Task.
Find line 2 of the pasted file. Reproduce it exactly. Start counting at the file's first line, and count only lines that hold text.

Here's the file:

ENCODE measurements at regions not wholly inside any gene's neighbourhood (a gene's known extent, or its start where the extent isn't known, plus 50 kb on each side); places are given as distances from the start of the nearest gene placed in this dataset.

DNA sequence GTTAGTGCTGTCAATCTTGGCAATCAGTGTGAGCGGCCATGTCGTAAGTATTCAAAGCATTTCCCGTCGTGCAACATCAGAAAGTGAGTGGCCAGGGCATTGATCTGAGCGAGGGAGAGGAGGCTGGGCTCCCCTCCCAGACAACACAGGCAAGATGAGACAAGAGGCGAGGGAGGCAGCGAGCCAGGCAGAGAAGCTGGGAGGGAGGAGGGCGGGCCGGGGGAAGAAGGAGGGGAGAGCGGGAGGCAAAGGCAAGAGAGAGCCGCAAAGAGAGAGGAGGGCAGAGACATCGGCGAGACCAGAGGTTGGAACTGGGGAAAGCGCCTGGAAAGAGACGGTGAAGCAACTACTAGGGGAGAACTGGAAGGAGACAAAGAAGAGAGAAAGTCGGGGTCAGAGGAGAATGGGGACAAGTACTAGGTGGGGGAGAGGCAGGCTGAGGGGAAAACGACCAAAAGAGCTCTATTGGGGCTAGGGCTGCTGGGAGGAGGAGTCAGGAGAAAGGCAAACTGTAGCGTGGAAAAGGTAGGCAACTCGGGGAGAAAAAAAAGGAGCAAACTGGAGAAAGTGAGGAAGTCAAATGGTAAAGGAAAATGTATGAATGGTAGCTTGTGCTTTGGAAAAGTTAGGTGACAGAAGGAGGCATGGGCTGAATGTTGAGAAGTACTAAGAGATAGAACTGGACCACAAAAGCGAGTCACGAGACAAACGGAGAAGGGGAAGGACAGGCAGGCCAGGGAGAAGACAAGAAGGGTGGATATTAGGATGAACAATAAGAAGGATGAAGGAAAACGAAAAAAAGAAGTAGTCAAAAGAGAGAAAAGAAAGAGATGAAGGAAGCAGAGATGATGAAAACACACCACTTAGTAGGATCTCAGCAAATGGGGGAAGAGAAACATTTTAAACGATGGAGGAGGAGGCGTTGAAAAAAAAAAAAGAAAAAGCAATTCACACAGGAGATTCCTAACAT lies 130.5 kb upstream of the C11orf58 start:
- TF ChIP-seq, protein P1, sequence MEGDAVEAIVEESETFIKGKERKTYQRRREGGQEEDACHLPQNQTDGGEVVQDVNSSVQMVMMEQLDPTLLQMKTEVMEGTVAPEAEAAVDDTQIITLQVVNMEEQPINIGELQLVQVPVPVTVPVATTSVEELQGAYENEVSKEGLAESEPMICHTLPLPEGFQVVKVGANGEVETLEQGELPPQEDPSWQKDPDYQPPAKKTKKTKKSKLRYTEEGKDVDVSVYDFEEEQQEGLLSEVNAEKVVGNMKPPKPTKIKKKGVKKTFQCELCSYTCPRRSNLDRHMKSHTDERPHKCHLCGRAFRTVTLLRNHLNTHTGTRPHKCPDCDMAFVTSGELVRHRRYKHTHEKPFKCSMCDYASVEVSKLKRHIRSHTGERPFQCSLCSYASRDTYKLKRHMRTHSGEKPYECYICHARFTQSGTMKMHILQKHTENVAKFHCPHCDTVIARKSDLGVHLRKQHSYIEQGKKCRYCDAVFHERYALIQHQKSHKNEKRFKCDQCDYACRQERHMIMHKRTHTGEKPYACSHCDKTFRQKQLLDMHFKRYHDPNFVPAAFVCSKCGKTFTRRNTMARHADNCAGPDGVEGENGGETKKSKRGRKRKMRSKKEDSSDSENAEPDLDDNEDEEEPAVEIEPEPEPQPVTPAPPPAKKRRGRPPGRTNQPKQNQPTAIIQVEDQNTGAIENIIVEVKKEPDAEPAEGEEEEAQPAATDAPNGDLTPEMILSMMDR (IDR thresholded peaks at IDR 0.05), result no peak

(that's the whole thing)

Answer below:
DNA sequence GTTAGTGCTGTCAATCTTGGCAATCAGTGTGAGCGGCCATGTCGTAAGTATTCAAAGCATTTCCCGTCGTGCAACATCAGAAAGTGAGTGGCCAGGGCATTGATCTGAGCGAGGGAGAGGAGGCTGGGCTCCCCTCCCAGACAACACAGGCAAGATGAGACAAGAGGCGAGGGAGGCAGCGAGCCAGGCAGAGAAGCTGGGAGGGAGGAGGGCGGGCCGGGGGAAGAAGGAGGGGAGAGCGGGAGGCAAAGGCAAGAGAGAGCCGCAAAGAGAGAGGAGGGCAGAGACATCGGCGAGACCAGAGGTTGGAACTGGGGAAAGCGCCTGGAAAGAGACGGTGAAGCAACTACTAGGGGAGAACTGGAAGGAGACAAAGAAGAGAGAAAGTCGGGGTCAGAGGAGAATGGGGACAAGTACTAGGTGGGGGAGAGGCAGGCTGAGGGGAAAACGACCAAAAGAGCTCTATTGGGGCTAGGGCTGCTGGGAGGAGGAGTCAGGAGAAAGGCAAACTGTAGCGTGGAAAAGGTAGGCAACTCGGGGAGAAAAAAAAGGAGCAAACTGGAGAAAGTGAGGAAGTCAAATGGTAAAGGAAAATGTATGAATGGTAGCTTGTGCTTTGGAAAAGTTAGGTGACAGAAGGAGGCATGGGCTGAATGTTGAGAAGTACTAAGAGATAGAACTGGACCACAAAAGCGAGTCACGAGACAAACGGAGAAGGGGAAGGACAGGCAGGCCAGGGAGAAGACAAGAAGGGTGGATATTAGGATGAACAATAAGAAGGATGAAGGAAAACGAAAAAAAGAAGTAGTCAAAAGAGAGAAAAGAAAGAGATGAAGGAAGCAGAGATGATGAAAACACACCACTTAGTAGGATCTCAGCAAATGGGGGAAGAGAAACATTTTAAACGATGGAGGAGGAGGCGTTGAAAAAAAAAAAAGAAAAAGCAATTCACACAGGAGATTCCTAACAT lies 130.5 kb upstream of the C11orf58 start: